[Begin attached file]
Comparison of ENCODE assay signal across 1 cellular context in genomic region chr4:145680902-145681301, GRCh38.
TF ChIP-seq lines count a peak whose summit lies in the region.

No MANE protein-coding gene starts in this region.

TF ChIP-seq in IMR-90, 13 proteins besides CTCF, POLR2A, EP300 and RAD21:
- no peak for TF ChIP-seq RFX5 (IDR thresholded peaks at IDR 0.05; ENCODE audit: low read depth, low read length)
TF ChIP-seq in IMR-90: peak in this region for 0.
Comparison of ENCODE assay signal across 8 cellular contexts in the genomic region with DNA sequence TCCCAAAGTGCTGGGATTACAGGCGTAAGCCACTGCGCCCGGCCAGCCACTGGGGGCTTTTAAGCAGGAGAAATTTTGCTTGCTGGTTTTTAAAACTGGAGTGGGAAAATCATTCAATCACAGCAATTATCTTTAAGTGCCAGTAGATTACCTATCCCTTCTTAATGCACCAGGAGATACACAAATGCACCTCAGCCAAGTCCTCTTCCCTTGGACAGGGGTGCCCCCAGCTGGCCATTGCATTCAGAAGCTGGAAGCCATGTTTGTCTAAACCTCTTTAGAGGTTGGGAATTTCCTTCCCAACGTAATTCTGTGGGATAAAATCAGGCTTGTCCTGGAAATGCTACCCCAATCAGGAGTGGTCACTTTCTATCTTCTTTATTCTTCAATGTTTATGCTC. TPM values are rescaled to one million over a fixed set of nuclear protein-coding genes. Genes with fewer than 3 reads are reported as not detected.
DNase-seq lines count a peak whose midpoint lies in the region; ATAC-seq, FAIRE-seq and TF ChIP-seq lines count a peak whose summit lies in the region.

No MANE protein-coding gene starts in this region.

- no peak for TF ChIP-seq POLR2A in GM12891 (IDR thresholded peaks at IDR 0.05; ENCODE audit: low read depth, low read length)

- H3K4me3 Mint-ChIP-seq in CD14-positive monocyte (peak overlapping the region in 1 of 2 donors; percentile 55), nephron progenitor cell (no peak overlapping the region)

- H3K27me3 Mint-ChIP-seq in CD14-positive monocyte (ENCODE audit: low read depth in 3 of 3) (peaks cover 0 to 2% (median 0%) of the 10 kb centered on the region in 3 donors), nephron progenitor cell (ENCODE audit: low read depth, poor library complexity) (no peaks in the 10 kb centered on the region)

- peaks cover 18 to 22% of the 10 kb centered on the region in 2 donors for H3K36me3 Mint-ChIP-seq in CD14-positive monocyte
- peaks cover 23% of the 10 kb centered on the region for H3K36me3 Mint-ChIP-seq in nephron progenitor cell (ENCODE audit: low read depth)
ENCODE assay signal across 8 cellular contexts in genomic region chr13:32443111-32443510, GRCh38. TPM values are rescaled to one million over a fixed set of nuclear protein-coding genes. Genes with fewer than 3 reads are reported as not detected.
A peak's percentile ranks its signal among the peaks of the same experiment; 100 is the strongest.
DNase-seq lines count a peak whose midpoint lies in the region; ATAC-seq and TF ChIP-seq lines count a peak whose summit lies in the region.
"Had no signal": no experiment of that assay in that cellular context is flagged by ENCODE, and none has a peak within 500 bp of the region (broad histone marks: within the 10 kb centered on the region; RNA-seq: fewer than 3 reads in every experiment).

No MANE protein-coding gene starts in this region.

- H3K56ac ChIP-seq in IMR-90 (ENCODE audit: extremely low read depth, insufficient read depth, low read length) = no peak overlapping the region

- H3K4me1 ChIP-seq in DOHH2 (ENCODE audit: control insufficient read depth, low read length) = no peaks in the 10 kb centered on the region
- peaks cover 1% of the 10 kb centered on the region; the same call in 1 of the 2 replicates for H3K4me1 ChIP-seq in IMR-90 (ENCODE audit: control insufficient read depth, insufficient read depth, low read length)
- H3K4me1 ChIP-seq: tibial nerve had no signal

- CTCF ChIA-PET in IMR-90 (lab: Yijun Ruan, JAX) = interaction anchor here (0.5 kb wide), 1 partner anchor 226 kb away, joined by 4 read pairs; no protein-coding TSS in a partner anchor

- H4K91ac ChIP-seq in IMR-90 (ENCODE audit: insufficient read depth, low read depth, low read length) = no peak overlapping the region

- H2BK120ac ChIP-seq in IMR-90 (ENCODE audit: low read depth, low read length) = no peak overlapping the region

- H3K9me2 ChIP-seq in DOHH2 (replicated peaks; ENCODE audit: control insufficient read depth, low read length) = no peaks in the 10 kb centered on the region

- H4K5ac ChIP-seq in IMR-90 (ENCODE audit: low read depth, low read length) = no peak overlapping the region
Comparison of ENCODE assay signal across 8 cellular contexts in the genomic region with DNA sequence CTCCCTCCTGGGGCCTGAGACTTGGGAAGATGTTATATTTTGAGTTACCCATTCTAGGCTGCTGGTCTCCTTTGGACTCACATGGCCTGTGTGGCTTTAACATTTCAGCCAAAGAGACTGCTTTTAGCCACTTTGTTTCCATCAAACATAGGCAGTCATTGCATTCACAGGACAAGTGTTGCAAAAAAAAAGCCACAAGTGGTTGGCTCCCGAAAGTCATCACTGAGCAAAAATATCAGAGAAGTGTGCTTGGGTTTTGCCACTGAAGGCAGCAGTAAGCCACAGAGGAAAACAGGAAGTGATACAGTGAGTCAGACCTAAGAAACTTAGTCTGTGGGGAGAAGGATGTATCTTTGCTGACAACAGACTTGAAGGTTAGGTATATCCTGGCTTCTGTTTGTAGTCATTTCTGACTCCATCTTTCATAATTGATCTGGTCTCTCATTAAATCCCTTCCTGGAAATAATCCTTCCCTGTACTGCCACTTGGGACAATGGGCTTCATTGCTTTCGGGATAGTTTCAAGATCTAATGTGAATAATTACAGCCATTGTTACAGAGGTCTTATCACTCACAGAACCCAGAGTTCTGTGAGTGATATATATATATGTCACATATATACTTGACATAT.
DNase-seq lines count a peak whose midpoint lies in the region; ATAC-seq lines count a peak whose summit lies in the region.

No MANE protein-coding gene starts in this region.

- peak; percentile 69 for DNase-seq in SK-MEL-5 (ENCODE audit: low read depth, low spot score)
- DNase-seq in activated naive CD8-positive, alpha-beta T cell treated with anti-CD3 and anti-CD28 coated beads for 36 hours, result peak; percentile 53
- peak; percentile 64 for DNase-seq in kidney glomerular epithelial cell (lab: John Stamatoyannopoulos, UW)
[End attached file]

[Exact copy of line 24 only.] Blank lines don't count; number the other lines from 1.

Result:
- CTCF ChIA-PET in IMR-90 (lab: Yijun Ruan, JAX) = interaction anchor here (0.5 kb wide), 1 partner anchor 226 kb away, joined by 4 read pairs; no protein-coding TSS in a partner anchor